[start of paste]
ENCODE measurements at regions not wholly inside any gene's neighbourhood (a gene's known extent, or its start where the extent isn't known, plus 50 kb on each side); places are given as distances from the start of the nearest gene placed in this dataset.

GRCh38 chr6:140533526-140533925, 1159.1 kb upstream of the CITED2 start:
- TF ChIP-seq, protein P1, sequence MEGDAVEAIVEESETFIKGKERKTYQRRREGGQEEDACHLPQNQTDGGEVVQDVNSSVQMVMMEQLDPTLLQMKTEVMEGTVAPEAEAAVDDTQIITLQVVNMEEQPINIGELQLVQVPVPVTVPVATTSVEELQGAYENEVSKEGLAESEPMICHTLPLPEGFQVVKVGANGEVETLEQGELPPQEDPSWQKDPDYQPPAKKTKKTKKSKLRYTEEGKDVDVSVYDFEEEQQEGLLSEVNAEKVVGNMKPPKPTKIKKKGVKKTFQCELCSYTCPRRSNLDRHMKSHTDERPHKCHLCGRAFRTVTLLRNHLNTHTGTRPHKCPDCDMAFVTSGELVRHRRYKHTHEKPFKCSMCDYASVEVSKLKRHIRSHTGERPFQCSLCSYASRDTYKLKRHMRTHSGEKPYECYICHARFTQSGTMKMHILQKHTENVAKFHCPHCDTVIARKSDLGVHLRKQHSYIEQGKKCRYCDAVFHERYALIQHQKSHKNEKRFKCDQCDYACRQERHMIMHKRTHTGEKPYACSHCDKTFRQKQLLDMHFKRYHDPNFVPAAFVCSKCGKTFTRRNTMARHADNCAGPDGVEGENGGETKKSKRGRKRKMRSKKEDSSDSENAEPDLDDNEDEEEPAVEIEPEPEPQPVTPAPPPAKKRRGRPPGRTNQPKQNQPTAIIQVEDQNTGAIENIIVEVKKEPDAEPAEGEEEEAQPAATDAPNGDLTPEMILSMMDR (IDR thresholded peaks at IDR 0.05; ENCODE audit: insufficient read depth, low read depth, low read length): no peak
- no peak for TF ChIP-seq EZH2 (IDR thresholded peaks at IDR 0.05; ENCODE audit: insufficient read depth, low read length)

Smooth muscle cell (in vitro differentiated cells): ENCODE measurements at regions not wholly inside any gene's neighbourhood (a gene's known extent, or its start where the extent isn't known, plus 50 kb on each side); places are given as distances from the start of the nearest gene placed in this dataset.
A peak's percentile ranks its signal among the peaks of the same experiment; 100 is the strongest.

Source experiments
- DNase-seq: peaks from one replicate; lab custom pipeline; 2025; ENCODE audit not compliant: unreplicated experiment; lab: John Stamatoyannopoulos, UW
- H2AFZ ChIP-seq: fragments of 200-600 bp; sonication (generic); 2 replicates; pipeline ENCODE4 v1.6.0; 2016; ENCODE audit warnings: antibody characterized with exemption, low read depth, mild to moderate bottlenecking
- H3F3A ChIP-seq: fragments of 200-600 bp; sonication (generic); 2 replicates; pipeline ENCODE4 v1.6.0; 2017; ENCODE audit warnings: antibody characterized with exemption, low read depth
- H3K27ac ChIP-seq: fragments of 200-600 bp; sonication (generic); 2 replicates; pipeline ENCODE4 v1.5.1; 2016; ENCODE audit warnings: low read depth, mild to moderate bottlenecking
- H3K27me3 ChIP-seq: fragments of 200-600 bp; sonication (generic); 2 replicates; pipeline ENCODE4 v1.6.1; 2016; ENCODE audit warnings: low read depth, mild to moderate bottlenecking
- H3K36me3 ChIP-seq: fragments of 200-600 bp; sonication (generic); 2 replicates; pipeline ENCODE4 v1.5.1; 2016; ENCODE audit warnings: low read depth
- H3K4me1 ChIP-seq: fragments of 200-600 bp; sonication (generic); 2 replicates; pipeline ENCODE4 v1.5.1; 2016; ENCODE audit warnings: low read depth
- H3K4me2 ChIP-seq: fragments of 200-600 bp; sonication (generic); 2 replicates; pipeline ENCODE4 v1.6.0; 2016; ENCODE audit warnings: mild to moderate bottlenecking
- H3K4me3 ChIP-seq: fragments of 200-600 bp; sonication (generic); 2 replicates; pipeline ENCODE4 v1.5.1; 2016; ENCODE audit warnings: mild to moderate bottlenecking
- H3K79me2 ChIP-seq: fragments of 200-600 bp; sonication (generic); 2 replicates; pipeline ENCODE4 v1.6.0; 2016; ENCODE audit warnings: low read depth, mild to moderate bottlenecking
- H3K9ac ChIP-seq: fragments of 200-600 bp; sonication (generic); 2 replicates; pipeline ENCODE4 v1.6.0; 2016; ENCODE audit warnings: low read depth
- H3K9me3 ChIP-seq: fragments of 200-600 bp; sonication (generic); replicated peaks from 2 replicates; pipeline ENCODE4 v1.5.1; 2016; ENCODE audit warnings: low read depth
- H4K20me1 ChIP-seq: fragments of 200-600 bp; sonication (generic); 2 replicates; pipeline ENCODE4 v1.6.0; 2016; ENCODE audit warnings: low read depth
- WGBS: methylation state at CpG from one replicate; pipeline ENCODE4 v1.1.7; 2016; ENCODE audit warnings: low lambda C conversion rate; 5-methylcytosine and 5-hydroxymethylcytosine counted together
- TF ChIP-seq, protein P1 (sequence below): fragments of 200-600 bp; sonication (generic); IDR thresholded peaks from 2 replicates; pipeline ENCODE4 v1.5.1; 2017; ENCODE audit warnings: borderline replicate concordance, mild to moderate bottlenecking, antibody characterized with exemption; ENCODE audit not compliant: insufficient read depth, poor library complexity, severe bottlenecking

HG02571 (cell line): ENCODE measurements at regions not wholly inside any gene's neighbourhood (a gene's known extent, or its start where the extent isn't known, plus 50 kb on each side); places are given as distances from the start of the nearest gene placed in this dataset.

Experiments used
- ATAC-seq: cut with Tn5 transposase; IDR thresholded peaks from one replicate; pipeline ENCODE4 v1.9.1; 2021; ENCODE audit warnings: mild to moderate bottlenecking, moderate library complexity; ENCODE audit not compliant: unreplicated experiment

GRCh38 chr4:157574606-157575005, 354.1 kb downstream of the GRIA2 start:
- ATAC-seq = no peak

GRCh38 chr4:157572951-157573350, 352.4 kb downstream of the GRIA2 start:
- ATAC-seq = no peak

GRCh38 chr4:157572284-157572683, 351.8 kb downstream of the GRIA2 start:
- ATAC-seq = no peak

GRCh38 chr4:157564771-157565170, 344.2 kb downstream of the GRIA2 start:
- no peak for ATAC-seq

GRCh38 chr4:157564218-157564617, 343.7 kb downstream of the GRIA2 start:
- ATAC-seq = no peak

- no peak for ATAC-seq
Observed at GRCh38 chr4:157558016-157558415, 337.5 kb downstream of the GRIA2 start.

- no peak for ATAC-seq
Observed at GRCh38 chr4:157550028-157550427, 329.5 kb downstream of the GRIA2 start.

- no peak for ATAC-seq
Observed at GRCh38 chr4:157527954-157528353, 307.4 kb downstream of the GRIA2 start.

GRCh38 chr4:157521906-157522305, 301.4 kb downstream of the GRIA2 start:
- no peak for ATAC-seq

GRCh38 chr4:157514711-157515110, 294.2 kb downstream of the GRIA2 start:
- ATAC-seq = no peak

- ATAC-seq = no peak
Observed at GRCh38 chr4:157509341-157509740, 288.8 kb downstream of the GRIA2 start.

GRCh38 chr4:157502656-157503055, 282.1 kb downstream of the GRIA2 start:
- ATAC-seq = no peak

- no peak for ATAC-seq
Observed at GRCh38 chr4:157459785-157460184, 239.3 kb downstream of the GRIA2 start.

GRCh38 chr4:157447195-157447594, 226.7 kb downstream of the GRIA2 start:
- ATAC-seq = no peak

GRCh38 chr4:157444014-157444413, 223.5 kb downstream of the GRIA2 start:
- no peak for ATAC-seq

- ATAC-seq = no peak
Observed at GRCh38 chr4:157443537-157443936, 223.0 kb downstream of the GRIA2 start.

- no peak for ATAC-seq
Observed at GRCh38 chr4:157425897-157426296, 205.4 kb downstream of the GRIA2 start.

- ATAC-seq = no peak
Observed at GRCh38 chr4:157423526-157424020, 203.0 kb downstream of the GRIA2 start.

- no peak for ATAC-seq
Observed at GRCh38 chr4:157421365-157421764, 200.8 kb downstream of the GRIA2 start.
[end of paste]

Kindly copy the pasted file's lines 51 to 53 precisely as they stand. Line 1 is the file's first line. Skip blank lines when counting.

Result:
Observed at GRCh38 chr4:157459785-157460184, 239.3 kb downstream of the GRIA2 start.

GRCh38 chr4:157447195-157447594, 226.7 kb downstream of the GRIA2 start:
- ATAC-seq = no peak